In the Audience of Trial, the parts will exhibit its evidence to the judge, such as witnesses, confessions, documents, medical records, and all other non regulated evidence. At the end of the audience, the judge will dictate an oral sentence, which can be written immediately or in a period of five days.

Mediation Institutes[edit]

They seek agreements between the parts involved, the so-called "cooperative agreements", through compromises, conciliation and, specially, mediation, is a very important goal of the system, so a National System of Mediation was established for such purpose. The primary goal of this system is to reduce the emotional costs of the conflict and obtain a personal and voluntary compromise of those involved, in order to reach a sustainable and amicable relation for the future.

Trial procedures[edit]

The criminal procedural law provides for the right to a fair trial and an independent judiciary generally enforced this right.[1] National and regional prosecutors investigate crimes, formulate charges, and prosecute cases.[1] Three-judge panels form the court of first instance; the process is oral and adversarial, trials are public, and judges rule on guilt and dictate sentences.[1] Court records, rulings, and findings were generally accessible to the public.[1]

In all cases, the law provides for the right to legal counsel and public defender's offices in all fifteen Regions and the Santiago Metropolitan Region, provide free professional legal counsel to anyone seeking such assistance.[1] When requested by other human rights organizations or family members, the NGO Corporation for the Promotion and Defense of the Rights of the People and other lawyers working pro bono assisted detainees during interrogations and represented some persons charged with terrorist acts in court.[1] Defendants enjoy a presumption of innocence and have a right of appeal.[1]

If formal charges are filed in civilian courts against a member of the military or police, for acts performed on duty, the military prosecutor can ask for jurisdiction, which the Supreme Court occasionally granted.[1] This was particularly significant in human rights cases from the period covered by the Amnesty Law, since military courts were more likely to grant amnesty without a full investigation.[1] Military courts have the authority to charge and try civilians for terrorist acts, aggressions against on duty police or military personnel, and sedition.[1] Persons arrested during demonstrations for assaulting a police officer also are brought before military tribunals.[1]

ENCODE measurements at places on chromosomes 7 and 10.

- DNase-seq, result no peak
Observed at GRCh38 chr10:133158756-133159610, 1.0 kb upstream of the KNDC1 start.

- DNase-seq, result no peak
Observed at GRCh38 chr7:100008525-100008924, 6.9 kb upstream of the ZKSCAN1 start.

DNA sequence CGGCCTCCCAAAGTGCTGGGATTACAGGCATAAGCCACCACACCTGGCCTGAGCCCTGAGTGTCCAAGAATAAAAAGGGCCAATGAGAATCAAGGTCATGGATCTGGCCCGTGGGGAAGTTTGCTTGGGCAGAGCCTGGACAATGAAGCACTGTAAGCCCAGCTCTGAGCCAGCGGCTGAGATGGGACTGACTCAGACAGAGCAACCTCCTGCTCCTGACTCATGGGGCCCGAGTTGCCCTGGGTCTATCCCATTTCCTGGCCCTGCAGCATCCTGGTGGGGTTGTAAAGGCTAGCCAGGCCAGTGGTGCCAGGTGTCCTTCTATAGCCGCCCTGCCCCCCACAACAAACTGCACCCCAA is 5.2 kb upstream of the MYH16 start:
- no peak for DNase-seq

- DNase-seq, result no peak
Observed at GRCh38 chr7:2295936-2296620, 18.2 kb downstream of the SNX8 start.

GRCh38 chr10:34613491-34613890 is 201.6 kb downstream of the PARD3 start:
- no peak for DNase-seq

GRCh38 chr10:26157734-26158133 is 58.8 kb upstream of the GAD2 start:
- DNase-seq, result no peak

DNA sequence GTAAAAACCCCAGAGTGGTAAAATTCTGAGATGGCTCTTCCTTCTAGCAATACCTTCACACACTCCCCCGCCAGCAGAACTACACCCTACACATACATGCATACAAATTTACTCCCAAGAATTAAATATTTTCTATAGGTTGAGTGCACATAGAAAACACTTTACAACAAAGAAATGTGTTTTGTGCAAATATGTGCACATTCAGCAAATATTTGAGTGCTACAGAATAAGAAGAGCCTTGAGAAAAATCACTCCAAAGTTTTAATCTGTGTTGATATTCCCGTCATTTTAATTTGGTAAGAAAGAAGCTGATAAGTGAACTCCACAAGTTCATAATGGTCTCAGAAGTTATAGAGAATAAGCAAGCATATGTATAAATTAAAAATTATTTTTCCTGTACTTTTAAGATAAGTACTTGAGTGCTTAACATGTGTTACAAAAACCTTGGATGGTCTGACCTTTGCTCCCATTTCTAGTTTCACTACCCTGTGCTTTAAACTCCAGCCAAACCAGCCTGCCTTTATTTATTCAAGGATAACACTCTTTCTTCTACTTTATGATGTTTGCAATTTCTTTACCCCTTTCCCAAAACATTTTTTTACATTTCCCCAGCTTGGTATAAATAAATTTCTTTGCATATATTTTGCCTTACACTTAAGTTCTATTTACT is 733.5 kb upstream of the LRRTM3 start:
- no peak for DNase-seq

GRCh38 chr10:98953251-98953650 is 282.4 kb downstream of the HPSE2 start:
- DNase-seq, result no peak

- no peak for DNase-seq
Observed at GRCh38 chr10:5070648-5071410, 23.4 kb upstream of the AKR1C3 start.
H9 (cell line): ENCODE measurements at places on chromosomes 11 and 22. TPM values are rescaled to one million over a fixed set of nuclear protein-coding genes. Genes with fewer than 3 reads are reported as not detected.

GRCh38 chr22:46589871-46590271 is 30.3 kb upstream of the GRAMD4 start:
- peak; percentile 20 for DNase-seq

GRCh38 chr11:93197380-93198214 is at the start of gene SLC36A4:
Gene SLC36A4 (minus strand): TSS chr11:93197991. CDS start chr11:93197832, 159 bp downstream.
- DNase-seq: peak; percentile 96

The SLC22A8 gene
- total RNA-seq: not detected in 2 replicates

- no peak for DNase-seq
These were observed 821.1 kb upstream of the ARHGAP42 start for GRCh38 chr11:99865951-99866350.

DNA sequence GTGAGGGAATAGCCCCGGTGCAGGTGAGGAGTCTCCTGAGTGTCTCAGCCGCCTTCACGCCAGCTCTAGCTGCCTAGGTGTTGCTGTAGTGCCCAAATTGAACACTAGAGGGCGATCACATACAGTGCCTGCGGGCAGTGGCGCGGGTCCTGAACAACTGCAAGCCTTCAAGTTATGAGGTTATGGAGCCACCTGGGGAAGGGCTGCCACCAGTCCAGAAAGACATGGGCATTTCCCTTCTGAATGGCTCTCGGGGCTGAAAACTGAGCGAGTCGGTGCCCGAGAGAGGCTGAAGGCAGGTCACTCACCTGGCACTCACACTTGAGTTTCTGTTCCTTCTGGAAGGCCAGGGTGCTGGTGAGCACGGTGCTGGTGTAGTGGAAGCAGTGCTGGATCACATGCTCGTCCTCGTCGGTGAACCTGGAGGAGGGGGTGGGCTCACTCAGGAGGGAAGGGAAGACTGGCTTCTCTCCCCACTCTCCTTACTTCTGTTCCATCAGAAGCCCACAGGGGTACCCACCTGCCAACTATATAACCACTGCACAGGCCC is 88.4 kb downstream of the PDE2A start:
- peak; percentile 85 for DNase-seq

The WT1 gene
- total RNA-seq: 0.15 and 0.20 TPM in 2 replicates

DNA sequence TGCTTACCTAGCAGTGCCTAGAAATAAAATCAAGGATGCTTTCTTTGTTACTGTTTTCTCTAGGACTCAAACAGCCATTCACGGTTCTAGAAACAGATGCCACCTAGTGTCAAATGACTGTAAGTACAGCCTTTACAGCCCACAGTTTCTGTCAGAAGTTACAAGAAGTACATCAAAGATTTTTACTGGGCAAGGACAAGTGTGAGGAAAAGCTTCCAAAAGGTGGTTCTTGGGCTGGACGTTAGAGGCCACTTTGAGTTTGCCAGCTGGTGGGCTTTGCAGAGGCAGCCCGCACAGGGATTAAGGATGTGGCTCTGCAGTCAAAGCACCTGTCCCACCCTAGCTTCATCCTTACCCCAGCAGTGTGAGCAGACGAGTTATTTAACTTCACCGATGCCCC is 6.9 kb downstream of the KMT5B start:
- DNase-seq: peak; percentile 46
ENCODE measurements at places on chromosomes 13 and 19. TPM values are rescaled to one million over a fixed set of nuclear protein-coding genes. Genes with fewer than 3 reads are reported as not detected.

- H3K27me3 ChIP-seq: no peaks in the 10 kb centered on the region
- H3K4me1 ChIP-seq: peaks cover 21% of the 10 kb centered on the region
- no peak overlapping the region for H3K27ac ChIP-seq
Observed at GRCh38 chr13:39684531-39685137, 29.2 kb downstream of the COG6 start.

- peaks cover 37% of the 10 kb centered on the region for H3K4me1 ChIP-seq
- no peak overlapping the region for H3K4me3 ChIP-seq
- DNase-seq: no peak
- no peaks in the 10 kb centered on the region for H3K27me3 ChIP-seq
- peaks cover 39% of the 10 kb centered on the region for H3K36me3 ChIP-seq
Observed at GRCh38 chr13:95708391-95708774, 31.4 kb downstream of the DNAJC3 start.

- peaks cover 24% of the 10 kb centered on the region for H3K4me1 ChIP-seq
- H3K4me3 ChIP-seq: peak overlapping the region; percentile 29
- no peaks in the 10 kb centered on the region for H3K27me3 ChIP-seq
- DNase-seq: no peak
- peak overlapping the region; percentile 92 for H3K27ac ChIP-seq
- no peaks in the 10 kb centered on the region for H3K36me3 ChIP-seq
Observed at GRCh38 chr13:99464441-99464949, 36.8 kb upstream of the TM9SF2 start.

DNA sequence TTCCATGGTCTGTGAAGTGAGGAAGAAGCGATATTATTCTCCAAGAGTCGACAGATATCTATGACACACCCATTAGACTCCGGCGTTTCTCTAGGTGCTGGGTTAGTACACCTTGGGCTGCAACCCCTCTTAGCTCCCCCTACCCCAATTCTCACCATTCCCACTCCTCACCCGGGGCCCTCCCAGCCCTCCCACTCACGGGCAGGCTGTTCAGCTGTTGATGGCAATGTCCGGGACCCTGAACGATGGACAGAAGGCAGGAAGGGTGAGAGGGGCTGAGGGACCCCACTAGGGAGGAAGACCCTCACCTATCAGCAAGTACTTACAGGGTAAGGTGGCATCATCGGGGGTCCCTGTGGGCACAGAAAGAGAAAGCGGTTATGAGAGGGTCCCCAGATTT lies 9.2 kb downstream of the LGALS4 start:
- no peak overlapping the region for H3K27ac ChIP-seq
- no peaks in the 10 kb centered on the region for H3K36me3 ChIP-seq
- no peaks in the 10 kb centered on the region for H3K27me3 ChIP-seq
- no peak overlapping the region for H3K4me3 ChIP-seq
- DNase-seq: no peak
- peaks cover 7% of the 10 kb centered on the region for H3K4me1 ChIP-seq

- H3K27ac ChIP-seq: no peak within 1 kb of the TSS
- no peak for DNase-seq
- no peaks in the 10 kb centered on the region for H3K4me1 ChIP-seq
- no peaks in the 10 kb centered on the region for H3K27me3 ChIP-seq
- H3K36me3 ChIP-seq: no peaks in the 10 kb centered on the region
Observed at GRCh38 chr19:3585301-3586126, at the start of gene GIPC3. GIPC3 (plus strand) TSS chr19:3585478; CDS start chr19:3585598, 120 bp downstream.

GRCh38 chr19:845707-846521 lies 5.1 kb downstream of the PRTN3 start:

Civilians prosecuted in military courts have the same legal protections as those prosecuted in civilian courts.[1] They are entitled to counsel, the charges are public, the sentencing guidelines are the same (with the exception that the death penalty can be imposed in a military court during war time but never in a civilian court), and the Supreme Court ultimately may hear appeals.[1] A military prosecutor formulates charges and conducts the investigation, and the first instance of appeal is in a court-martial, composed of two civilian and three military judges.[1]

Civil judicial procedures and remedies[edit]

While there is an independent and impartial judiciary in civil matters, which permits access for lawsuits regarding human rights violations, modernization of the judiciary has yet to affect the civil justice system, which was characterized by antiquated and inefficient procedures.[1] Courts were overwhelmed by more than 800,000 new cases each year.[1] The average civil trial lasts more than five years, and civil suits could continue for decades.[1] Additionally, only 8 percent of lawsuits result in a definitive sentence or court-imposed settlement.[1] Of the rest, 90 percent are eventually resolved through mediation outside the courts or settlement between the parties.[1]

References[edit]

  1. ^ a b c d e f g h i j k l m n o p q r s t Report on Human Rights Practices 2006: Chile. United States Bureau of Democracy, Human Rights, and Labor (March 6, 2007). This article incorporates text from this source, which is in the public domain.
  2. ^ "Chile". Central Intelligence Agency. 
  3. ^ Chile's judges apologise for their actions after coup, 4 September 2013, BBC